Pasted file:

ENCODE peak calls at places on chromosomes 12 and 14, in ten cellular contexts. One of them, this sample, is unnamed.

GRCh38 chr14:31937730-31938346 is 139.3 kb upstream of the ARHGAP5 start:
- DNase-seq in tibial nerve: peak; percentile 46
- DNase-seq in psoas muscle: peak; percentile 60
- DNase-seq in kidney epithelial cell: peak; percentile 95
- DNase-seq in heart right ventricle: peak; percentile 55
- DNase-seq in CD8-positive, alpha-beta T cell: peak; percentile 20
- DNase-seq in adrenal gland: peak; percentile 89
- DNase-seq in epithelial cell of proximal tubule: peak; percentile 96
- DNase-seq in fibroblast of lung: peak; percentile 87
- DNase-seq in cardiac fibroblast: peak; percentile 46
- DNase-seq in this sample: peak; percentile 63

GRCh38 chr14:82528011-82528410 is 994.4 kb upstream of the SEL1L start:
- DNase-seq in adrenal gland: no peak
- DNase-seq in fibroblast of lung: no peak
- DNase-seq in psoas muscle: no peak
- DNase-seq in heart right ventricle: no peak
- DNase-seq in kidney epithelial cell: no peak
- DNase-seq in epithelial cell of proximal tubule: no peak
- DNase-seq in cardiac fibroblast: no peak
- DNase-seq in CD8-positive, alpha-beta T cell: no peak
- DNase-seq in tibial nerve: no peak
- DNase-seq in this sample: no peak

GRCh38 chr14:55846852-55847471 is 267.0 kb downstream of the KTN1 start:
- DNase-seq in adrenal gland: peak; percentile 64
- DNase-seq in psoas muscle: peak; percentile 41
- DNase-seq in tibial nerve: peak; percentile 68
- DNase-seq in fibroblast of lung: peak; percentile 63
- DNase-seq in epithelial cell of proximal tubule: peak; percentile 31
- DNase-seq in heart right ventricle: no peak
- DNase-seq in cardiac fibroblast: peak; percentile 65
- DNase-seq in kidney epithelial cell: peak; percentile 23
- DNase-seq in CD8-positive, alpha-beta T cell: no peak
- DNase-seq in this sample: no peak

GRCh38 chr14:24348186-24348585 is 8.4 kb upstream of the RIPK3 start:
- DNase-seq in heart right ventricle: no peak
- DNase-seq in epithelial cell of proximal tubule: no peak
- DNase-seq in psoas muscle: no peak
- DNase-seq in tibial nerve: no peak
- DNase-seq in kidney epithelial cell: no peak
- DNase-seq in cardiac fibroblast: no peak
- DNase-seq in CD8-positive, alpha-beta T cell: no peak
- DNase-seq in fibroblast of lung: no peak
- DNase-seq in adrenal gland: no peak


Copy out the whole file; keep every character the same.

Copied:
ENCODE peak calls at places on chromosomes 12 and 14, in ten cellular contexts. One of them, this sample, is unnamed.

GRCh38 chr14:31937730-31938346 is 139.3 kb upstream of the ARHGAP5 start:
- DNase-seq in tibial nerve: peak; percentile 46
- DNase-seq in psoas muscle: peak; percentile 60
- DNase-seq in kidney epithelial cell: peak; percentile 95
- DNase-seq in heart right ventricle: peak; percentile 55
- DNase-seq in CD8-positive, alpha-beta T cell: peak; percentile 20
- DNase-seq in adrenal gland: peak; percentile 89
- DNase-seq in epithelial cell of proximal tubule: peak; percentile 96
- DNase-seq in fibroblast of lung: peak; percentile 87
- DNase-seq in cardiac fibroblast: peak; percentile 46
- DNase-seq in this sample: peak; percentile 63

GRCh38 chr14:82528011-82528410 is 994.4 kb upstream of the SEL1L start:
- DNase-seq in adrenal gland: no peak
- DNase-seq in fibroblast of lung: no peak
- DNase-seq in psoas muscle: no peak
- DNase-seq in heart right ventricle: no peak
- DNase-seq in kidney epithelial cell: no peak
- DNase-seq in epithelial cell of proximal tubule: no peak
- DNase-seq in cardiac fibroblast: no peak
- DNase-seq in CD8-positive, alpha-beta T cell: no peak
- DNase-seq in tibial nerve: no peak
- DNase-seq in this sample: no peak

GRCh38 chr14:55846852-55847471 is 267.0 kb downstream of the KTN1 start:
- DNase-seq in adrenal gland: peak; percentile 64
- DNase-seq in psoas muscle: peak; percentile 41
- DNase-seq in tibial nerve: peak; percentile 68
- DNase-seq in fibroblast of lung: peak; percentile 63
- DNase-seq in epithelial cell of proximal tubule: peak; percentile 31
- DNase-seq in heart right ventricle: no peak
- DNase-seq in cardiac fibroblast: peak; percentile 65
- DNase-seq in kidney epithelial cell: peak; percentile 23
- DNase-seq in CD8-positive, alpha-beta T cell: no peak
- DNase-seq in this sample: no peak

GRCh38 chr14:24348186-24348585 is 8.4 kb upstream of the RIPK3 start:
- DNase-seq in heart right ventricle: no peak
- DNase-seq in epithelial cell of proximal tubule: no peak
- DNase-seq in psoas muscle: no peak
- DNase-seq in tibial nerve: no peak
- DNase-seq in kidney epithelial cell: no peak
- DNase-seq in cardiac fibroblast: no peak
- DNase-seq in CD8-positive, alpha-beta T cell: no peak
- DNase-seq in fibroblast of lung: no peak
- DNase-seq in adrenal gland: no peak